TORONTO — When Toronto Blue Jays slugger Joe Carter drove in the World Series-clinching home run in 1993, Kristian Teleki learned of the dramatic win in the most underwhelming way possible: over the phone.
Teleki was right in the midst of the action when the team captured its first World Series title in 1992. He watched the clinching game at a downtown Toronto bar, joining the masses in the streets to celebrate the historic victory.
But a year later, Teleki was thousands of kilometres and an ocean away from his hometown attending university in the U.K. with no way to watch or listen to the game — so he phoned home for the results.
"I actually felt rather sad that I wasn’t there to be a part of that second bit of history," said Teleki in a phone interview from Cambridge, England.
"But at least in ’92 I had that moment in downtown Toronto when the whole place erupted in the middle of the night. It was amazing."
Teleki, 47, has lived in the U.K. for 22 years — the same stretch of time the Jays had been out of the playoffs before clinching the American League East title last week.
But his support for his childhood team has never waned despite living across the Atlantic, a task made far easier with the ability to stream games online. Still, the five-hour time difference between Toronto and Cambridge poses its challenges.
"If the games are really late and it’s a work day, it’s difficult to stay up till 3 a.m.," said the marine biologist.
"I have a friend of mine in Toronto… (who) actually sends text messages through to me in the middle of the night. If I wake up in the middle of the night I can actually see the score without having to look bleary-eyed at 5:30 in the morning to find out what the outcome is."
While Canada’s lone Major League Baseball team has a sizable national fan base, Teleki is among many Jays supporters living well beyond the country’s borders cheering on the team.
Self-described "huge" hockey fan Martin Andreoli is relatively new to baseball. The Swiss resident lives in Neuenhof, a small town about 15 kilometres outside of Zurich, and first plugged into the game — literally — a couple of years ago.
Out of boredom during the summer of 2013, he purchased the MLB game for Playstation and subscribed to MLB.TV shortly afterwards. His love affair with the North American pastime — and the Jays — was born.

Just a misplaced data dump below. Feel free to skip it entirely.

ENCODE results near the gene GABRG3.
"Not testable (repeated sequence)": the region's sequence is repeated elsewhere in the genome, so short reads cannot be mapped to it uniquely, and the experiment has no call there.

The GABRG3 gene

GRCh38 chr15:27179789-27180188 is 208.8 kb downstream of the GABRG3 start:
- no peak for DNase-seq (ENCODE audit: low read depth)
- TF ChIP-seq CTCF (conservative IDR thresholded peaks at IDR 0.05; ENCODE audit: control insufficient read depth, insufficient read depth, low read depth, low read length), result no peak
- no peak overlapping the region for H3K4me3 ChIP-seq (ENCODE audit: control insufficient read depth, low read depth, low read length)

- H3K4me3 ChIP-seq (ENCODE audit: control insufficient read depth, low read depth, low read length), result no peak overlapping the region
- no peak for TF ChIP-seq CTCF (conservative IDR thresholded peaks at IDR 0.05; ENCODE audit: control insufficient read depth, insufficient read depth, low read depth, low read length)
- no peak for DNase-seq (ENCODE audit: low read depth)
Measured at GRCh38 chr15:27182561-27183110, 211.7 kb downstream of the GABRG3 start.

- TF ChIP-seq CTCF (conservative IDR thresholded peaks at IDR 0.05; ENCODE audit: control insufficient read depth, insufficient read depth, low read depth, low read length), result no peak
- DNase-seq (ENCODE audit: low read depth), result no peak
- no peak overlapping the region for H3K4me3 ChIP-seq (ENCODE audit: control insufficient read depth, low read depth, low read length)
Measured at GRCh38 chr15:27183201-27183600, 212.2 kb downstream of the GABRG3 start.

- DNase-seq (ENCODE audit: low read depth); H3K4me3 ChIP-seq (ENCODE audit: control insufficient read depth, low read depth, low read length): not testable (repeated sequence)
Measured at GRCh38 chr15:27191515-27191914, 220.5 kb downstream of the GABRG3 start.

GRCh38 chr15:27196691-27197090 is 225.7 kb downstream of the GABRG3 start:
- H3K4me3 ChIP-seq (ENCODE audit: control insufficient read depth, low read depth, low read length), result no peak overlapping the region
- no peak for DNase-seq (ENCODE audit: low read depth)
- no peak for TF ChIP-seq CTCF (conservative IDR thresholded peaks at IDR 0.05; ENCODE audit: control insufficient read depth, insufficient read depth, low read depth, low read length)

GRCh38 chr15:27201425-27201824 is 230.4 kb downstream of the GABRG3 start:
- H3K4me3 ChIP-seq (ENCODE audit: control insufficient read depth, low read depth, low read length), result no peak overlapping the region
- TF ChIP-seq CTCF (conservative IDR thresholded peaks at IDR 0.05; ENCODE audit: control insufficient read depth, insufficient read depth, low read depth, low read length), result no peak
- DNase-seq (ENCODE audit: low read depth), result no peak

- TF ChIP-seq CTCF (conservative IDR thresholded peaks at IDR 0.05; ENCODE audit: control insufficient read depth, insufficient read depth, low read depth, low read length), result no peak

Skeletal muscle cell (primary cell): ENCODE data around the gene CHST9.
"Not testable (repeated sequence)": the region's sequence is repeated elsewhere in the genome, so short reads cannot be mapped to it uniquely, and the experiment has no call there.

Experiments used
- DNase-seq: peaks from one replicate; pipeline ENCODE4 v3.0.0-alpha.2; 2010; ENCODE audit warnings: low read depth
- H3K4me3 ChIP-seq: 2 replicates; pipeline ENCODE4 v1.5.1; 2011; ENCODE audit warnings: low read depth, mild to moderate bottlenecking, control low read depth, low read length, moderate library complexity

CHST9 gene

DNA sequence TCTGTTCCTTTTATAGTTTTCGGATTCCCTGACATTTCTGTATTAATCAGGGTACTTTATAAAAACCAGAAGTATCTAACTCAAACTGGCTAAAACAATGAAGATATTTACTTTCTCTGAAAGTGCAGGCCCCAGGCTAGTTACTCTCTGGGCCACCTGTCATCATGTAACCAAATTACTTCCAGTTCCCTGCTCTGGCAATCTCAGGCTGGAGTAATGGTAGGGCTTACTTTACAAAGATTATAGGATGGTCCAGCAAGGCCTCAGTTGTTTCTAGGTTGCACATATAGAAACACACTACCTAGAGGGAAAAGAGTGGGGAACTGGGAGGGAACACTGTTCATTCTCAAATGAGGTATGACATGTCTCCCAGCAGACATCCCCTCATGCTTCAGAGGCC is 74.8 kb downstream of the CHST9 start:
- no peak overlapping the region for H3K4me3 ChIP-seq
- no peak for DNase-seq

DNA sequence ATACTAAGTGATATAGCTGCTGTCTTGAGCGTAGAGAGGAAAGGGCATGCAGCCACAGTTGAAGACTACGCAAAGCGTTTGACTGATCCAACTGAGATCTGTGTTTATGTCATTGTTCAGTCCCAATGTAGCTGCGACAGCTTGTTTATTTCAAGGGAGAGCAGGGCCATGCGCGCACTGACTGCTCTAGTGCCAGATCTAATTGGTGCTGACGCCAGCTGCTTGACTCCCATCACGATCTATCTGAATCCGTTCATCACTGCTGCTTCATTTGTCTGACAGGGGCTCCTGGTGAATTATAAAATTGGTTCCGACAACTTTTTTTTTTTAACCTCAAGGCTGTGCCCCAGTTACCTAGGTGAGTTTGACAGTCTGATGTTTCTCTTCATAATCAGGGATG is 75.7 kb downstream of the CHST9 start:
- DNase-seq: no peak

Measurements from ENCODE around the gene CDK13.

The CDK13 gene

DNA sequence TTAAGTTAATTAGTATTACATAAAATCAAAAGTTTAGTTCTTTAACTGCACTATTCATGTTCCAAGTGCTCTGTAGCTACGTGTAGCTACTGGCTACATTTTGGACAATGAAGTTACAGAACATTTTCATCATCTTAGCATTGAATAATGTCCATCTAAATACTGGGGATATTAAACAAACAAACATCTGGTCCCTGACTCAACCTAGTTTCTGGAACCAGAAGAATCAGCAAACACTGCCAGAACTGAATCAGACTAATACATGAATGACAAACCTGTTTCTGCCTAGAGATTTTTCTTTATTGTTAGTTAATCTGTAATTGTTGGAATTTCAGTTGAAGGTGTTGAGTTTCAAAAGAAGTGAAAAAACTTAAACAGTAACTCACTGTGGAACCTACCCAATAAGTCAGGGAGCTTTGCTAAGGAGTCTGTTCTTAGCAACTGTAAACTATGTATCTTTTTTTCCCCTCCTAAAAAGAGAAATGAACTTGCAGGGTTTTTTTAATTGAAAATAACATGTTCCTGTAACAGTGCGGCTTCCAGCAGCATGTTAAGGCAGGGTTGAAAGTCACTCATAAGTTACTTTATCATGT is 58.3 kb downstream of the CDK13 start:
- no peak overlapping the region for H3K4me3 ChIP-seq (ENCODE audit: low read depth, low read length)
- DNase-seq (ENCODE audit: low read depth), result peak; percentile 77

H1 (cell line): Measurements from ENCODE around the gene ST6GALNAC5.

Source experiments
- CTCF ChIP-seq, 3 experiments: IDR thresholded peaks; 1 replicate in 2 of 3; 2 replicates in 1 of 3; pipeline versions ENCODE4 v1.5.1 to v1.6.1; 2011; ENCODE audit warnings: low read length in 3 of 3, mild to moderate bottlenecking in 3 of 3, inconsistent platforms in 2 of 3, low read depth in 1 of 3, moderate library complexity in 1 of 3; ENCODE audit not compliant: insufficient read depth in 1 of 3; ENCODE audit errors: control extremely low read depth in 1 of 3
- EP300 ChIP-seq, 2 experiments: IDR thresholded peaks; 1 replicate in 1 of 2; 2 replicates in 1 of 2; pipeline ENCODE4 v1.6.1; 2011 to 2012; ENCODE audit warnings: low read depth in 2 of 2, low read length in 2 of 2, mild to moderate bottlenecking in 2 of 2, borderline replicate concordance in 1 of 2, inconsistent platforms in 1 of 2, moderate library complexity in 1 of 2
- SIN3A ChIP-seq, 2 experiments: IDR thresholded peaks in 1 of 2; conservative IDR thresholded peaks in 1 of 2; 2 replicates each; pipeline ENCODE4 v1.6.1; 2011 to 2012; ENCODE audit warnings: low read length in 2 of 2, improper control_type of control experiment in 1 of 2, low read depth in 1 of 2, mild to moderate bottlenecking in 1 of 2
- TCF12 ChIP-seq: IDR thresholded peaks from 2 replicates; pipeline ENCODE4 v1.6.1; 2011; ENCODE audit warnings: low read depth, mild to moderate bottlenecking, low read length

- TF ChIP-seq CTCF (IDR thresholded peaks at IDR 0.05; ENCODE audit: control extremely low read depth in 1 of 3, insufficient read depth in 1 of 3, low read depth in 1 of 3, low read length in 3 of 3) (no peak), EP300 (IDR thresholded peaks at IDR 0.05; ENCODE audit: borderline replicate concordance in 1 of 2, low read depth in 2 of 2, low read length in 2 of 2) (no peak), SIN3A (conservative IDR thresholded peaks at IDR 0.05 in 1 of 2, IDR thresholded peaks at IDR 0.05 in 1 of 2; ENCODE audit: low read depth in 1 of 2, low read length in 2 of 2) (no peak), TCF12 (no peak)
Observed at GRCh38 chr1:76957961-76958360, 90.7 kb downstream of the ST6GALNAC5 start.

"I’m a huge (Edmonton) Oilers fan so I just had to go with the Canadian team, right?" Andreoli said in an email.
"(Toronto is) a great city, Rogers Centre looks beautiful, the logo is awesome, there are several outstanding players on the team, I just love it! A visit to a game is definitely on my bucket list."
U.K.-based Louis Hatton wasn’t even alive when Toronto won their back-to-back World Series titles. But the 18-year-old journalism student is a big fan of the current squad — particularly outfielder Kevin Pillar — and believes they have the potential to go deep into the playoff race.
"This team has been amazing this year, all year, with the signings in the off-season as well as on the trade deadline as well with (shortstop Troy) Tulowitzki and (pitcher David) Price," Hatton said from Leicester, England.
"The only problem I see is that there are two or three teams in the National League that are very strong," he added. "The Jays have got a very, very, very good chance to get to the World Series — but winning it is going to be very, very close."
Syracuse, N.Y., native Jeff Dennis has two big-league teams in his home state, but opts to support the Jays over the Yankees, Toronto’s division rivals, and the National League East champion Mets.
Dennis said the sole reason he supports the Canadian team is because their triple-A team was based in his hometown when he was growing up.
"I used to watch Carlos Delgado, Roy Halladay, Chris Carpenter, Vernon Wells. I saw all of those guys come up and I used to follow them into the big leagues."
Dennis said he has had the chance to see Toronto play live in New York, Cleveland and Boston, and hasn’t missed an inning since the team made their blockbuster trades. He’s hopeful he’ll be able to watch the team live in during the post-season.
"From a fan’s perspective, it’s really cool to follow them on Twitter and social media networks just to see what’s going on behind the scenes," said Dennis.
"Obviously, they’re kicking ass on the field, but it seems like they’re having a great time off the field. It’s really easy to like them. And a lot of my friends that aren’t even baseball fans are jumping on the bandwagon."